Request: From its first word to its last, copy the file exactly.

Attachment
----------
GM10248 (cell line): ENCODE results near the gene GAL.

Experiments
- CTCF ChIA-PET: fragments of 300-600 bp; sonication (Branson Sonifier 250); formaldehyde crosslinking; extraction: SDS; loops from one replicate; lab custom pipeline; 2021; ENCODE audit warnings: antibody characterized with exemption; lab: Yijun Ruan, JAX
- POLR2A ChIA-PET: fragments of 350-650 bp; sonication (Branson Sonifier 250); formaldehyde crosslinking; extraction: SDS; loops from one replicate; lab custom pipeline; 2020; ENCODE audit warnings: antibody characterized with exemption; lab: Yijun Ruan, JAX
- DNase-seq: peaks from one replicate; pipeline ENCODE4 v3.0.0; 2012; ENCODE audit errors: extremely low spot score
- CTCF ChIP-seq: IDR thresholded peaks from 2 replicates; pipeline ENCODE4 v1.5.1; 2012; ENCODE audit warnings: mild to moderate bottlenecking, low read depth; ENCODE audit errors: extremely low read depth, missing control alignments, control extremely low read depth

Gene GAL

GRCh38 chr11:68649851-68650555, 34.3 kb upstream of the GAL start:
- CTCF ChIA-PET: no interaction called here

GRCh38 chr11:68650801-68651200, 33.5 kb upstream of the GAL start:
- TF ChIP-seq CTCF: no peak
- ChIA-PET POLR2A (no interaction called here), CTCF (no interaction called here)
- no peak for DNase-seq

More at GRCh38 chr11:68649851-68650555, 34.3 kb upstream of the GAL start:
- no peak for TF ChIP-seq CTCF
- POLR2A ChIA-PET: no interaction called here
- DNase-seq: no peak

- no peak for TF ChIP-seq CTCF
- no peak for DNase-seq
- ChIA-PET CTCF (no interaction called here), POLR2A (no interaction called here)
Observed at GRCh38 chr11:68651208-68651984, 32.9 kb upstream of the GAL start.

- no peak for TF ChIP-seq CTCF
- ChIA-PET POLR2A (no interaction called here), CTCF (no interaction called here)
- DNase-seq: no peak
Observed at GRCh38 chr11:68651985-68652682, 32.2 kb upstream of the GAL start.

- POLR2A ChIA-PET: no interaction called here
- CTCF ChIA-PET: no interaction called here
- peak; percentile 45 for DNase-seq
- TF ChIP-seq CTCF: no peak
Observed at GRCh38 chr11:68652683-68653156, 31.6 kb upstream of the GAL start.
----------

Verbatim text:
GM10248 (cell line): ENCODE results near the gene GAL.

Experiments
- CTCF ChIA-PET: fragments of 300-600 bp; sonication (Branson Sonifier 250); formaldehyde crosslinking; extraction: SDS; loops from one replicate; lab custom pipeline; 2021; ENCODE audit warnings: antibody characterized with exemption; lab: Yijun Ruan, JAX
- POLR2A ChIA-PET: fragments of 350-650 bp; sonication (Branson Sonifier 250); formaldehyde crosslinking; extraction: SDS; loops from one replicate; lab custom pipeline; 2020; ENCODE audit warnings: antibody characterized with exemption; lab: Yijun Ruan, JAX
- DNase-seq: peaks from one replicate; pipeline ENCODE4 v3.0.0; 2012; ENCODE audit errors: extremely low spot score
- CTCF ChIP-seq: IDR thresholded peaks from 2 replicates; pipeline ENCODE4 v1.5.1; 2012; ENCODE audit warnings: mild to moderate bottlenecking, low read depth; ENCODE audit errors: extremely low read depth, missing control alignments, control extremely low read depth

Gene GAL

GRCh38 chr11:68649851-68650555, 34.3 kb upstream of the GAL start:
- CTCF ChIA-PET: no interaction called here

GRCh38 chr11:68650801-68651200, 33.5 kb upstream of the GAL start:
- TF ChIP-seq CTCF: no peak
- ChIA-PET POLR2A (no interaction called here), CTCF (no interaction called here)
- no peak for DNase-seq

More at GRCh38 chr11:68649851-68650555, 34.3 kb upstream of the GAL start:
- no peak for TF ChIP-seq CTCF
- POLR2A ChIA-PET: no interaction called here
- DNase-seq: no peak

- no peak for TF ChIP-seq CTCF
- no peak for DNase-seq
- ChIA-PET CTCF (no interaction called here), POLR2A (no interaction called here)
Observed at GRCh38 chr11:68651208-68651984, 32.9 kb upstream of the GAL start.

- no peak for TF ChIP-seq CTCF
- ChIA-PET POLR2A (no interaction called here), CTCF (no interaction called here)
- DNase-seq: no peak
Observed at GRCh38 chr11:68651985-68652682, 32.2 kb upstream of the GAL start.

- POLR2A ChIA-PET: no interaction called here
- CTCF ChIA-PET: no interaction called here
- peak; percentile 45 for DNase-seq
- TF ChIP-seq CTCF: no peak
Observed at GRCh38 chr11:68652683-68653156, 31.6 kb upstream of the GAL start.